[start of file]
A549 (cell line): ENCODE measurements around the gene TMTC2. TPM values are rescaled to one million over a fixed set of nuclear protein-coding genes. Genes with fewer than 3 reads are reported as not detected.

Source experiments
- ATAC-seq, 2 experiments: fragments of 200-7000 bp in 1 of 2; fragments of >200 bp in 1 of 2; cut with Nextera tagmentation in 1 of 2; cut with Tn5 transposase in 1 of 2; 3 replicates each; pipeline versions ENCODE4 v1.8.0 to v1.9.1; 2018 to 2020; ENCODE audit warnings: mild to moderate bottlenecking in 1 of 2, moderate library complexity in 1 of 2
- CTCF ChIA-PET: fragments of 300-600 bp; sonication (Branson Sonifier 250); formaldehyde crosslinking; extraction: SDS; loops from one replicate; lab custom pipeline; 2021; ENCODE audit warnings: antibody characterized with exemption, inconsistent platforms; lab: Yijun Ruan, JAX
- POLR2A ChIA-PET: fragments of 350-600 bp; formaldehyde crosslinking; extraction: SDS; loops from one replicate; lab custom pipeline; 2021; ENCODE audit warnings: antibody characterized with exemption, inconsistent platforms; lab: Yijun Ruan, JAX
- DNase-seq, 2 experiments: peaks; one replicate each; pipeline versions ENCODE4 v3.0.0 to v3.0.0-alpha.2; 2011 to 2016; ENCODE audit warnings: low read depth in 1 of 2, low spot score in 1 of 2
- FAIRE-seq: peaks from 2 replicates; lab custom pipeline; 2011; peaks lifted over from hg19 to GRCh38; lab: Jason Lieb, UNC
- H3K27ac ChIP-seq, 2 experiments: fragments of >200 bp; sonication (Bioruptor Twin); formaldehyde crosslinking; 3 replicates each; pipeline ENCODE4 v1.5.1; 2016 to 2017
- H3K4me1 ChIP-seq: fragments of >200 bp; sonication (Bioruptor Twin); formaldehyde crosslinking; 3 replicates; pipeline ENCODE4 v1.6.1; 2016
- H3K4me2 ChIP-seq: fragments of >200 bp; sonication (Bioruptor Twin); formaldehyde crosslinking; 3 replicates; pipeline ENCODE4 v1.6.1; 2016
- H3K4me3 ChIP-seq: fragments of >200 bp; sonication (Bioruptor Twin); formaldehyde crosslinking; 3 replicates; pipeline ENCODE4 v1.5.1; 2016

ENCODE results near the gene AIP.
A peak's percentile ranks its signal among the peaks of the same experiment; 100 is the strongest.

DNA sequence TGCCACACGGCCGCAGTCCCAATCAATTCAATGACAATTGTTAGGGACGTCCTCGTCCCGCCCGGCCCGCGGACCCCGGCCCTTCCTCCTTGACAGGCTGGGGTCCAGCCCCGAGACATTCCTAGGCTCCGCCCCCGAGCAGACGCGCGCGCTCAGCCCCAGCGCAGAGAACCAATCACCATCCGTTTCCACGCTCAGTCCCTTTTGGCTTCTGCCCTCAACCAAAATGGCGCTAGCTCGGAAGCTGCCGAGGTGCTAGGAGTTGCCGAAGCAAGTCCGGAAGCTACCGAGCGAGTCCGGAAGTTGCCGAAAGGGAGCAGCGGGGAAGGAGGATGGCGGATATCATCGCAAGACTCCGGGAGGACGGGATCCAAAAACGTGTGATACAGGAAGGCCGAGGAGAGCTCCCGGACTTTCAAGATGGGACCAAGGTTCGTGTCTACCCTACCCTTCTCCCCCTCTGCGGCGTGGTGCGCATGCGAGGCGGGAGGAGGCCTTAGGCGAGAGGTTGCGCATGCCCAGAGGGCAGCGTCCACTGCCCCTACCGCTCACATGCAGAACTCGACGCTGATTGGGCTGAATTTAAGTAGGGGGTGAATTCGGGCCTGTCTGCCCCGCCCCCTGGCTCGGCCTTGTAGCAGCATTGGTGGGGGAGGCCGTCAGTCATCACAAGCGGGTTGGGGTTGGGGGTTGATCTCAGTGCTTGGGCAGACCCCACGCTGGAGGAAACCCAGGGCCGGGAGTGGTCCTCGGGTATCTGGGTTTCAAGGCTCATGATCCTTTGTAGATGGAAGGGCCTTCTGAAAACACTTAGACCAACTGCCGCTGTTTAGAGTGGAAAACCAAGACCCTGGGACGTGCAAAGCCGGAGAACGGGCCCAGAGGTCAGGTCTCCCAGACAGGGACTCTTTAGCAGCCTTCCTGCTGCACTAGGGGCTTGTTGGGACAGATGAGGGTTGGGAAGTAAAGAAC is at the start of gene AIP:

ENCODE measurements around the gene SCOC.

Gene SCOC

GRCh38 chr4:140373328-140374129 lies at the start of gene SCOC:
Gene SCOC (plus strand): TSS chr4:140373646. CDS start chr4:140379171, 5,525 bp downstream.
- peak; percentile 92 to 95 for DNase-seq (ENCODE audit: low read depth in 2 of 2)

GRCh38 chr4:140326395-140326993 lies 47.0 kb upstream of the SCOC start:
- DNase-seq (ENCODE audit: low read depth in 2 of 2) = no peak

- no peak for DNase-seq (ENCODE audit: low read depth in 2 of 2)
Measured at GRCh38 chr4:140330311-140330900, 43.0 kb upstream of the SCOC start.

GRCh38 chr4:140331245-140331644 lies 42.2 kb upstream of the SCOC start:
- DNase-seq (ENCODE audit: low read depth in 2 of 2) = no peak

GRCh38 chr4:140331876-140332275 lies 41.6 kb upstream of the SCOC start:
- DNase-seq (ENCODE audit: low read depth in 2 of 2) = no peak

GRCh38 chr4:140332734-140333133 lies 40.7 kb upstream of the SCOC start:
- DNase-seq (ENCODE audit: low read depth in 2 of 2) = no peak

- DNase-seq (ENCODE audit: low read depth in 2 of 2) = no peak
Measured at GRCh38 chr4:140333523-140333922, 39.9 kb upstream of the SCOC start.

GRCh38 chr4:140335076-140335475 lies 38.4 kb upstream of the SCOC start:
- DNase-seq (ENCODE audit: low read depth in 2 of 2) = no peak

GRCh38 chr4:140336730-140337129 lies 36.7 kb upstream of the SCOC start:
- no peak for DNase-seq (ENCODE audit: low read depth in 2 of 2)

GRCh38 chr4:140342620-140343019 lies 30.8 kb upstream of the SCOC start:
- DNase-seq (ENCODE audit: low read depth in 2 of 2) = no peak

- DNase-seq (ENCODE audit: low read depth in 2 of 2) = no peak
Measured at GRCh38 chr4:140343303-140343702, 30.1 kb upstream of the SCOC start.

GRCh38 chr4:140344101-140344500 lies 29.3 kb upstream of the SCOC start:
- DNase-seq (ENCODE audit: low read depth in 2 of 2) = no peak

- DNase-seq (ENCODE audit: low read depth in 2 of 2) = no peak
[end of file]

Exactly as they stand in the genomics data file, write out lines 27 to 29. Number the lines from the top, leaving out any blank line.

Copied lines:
- DNase-seq (ENCODE audit: low read depth in 2 of 2) = no peak

GRCh38 chr4:140332734-140333133 lies 40.7 kb upstream of the SCOC start:
- DNase-seq (ENCODE audit: low read depth in 2 of 2) = no peak